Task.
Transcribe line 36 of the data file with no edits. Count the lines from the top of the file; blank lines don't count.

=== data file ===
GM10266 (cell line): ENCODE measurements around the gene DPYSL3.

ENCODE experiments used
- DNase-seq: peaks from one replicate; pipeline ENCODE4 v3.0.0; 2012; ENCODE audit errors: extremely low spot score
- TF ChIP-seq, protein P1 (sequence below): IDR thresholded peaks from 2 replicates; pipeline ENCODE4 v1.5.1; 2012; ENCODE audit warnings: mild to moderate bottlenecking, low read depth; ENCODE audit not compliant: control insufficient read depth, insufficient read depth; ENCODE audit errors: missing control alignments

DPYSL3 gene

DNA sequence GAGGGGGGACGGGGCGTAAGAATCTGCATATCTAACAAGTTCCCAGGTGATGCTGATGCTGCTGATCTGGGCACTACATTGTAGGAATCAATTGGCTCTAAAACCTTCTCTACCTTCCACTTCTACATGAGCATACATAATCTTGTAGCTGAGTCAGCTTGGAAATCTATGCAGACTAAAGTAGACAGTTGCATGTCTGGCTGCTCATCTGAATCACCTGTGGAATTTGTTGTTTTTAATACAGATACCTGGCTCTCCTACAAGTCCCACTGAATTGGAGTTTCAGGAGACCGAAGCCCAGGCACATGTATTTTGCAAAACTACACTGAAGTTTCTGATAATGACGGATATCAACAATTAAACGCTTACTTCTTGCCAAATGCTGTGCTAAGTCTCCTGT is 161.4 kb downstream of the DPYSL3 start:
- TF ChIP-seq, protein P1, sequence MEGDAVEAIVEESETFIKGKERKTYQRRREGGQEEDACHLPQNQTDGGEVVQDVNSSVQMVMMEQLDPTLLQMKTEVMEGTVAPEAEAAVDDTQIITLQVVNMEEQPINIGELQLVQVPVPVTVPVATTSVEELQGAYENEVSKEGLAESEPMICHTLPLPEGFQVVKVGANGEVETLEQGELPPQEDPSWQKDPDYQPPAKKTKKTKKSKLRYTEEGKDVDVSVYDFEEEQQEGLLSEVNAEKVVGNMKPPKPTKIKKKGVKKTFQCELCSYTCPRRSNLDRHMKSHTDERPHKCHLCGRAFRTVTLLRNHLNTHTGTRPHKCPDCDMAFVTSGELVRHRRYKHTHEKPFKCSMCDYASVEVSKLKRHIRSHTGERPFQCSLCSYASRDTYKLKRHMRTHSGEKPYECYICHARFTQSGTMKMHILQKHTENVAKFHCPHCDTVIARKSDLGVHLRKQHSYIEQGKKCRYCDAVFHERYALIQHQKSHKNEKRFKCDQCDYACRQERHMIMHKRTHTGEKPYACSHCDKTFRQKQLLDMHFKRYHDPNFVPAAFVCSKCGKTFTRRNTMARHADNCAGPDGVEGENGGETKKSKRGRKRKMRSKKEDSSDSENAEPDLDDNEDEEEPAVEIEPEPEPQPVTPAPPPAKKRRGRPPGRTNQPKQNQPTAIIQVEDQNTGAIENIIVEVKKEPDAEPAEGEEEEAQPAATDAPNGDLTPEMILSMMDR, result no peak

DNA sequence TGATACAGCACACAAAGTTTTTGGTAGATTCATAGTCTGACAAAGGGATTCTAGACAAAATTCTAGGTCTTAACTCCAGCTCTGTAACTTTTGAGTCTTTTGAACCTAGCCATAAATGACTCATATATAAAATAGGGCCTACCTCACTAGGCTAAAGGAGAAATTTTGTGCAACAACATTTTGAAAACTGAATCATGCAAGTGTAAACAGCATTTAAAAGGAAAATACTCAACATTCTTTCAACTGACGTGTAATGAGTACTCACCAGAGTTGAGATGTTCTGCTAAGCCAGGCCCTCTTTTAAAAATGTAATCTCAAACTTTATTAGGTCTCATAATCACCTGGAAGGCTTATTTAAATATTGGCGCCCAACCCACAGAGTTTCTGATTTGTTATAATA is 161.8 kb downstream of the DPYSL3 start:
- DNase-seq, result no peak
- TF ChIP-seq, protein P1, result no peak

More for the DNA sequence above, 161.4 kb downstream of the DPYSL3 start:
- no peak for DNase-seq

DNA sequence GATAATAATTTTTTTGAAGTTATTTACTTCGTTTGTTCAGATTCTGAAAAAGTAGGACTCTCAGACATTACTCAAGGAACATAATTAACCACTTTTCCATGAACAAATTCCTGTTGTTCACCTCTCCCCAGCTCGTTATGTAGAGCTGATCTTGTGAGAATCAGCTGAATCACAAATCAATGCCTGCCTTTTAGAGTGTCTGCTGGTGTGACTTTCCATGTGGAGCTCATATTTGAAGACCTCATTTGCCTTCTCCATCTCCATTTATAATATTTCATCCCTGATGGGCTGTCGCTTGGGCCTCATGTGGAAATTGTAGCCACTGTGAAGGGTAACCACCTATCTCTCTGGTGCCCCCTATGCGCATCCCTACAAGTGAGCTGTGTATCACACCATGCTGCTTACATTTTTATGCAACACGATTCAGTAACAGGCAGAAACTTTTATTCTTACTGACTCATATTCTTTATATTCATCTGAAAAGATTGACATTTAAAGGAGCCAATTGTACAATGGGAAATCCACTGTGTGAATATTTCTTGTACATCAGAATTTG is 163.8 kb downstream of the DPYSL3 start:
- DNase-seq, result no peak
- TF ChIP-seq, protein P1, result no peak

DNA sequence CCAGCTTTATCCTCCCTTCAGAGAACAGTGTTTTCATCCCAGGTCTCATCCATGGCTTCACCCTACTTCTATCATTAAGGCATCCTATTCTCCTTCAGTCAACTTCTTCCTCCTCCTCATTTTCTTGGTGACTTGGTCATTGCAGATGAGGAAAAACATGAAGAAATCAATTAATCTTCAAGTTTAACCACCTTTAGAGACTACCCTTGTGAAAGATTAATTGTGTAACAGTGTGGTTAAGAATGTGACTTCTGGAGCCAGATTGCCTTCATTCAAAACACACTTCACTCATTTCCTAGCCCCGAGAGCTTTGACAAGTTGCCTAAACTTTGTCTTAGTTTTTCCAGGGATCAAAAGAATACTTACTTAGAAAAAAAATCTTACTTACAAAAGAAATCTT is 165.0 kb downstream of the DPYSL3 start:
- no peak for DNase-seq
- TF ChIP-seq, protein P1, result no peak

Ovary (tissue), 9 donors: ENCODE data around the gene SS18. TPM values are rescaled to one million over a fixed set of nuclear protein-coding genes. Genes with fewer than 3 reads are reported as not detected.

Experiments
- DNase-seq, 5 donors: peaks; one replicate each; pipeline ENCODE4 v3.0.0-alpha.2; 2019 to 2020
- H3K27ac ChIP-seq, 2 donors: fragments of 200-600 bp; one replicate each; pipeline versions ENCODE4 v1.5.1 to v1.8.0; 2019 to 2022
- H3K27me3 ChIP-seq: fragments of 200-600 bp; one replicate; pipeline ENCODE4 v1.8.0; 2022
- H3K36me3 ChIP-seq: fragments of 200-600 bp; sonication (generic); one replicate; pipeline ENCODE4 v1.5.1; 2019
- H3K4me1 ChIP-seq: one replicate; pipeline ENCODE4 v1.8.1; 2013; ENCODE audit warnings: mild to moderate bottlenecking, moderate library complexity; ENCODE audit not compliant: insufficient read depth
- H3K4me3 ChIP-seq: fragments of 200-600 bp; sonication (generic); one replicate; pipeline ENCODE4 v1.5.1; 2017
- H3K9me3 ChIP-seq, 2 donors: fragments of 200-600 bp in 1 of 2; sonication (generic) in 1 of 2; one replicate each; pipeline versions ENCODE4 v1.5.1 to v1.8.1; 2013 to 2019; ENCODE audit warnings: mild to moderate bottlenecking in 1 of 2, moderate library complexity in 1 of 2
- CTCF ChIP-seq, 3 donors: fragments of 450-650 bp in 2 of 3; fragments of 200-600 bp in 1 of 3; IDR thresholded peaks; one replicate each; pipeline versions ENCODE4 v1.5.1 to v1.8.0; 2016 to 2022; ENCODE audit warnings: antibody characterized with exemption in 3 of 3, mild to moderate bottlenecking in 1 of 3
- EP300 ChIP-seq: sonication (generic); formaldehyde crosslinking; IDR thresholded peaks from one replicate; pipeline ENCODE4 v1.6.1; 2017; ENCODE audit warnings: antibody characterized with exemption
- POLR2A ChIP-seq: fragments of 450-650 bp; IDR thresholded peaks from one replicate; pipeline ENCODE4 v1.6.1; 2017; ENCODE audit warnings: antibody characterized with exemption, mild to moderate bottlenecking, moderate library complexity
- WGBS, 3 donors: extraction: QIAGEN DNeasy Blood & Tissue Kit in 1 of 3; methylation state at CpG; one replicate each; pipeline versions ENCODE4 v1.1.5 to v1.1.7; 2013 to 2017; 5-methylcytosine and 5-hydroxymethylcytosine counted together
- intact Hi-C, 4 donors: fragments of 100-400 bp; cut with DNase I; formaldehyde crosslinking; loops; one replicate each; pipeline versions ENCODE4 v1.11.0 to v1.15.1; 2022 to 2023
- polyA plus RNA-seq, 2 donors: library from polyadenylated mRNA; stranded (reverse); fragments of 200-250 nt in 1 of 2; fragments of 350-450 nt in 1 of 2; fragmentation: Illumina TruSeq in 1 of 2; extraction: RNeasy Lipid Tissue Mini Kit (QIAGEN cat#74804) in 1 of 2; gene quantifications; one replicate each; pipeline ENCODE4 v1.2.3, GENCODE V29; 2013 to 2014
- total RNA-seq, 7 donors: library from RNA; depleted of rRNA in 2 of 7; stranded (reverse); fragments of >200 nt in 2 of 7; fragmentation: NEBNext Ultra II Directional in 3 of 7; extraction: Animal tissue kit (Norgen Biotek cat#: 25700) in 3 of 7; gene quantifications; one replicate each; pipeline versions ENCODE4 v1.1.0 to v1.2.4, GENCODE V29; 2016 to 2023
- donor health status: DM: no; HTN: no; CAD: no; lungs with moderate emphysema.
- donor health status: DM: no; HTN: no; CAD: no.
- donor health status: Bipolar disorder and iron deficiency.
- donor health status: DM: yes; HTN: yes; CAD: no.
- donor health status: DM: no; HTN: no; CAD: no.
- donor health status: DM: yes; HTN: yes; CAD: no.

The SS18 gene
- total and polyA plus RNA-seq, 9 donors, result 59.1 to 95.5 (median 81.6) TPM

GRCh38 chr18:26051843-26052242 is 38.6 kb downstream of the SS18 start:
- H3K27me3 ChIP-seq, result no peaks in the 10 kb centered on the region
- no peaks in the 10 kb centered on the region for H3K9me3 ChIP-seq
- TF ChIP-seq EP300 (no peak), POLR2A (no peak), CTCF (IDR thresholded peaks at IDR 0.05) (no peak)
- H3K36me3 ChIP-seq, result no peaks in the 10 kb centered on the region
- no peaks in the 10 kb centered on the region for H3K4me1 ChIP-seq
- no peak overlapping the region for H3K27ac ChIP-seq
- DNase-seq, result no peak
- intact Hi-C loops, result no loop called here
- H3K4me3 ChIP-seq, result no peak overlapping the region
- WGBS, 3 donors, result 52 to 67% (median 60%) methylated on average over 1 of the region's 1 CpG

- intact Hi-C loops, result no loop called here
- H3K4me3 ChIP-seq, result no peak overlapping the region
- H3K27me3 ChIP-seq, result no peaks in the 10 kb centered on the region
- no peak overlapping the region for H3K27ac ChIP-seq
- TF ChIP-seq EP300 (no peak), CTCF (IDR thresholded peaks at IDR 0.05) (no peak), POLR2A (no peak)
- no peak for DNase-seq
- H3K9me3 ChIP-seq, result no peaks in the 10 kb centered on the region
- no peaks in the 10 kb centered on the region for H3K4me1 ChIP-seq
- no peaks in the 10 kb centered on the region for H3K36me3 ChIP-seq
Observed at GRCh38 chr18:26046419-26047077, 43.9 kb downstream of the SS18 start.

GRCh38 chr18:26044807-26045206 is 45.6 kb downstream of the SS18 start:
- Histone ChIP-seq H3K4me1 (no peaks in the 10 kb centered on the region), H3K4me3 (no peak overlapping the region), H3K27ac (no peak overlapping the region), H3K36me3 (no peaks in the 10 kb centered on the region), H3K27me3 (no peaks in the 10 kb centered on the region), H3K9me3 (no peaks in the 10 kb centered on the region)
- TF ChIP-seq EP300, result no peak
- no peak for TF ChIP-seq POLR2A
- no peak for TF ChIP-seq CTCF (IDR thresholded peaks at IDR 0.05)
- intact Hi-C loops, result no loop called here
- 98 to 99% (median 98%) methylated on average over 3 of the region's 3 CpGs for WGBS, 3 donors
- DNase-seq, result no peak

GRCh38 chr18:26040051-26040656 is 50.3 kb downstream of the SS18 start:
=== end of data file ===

- donor health status: DM: no; HTN: no; CAD: no.